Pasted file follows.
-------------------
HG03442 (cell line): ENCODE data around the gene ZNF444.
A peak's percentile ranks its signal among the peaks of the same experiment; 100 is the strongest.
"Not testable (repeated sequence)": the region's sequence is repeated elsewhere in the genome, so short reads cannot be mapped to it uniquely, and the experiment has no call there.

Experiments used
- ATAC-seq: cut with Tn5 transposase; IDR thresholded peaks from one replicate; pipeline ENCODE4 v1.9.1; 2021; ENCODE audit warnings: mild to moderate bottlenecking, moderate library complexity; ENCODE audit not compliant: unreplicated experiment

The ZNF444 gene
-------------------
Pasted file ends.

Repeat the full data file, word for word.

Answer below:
HG03442 (cell line): ENCODE data around the gene ZNF444.
A peak's percentile ranks its signal among the peaks of the same experiment; 100 is the strongest.
"Not testable (repeated sequence)": the region's sequence is repeated elsewhere in the genome, so short reads cannot be mapped to it uniquely, and the experiment has no call there.

Experiments used
- ATAC-seq: cut with Tn5 transposase; IDR thresholded peaks from one replicate; pipeline ENCODE4 v1.9.1; 2021; ENCODE audit warnings: mild to moderate bottlenecking, moderate library complexity; ENCODE audit not compliant: unreplicated experiment

The ZNF444 gene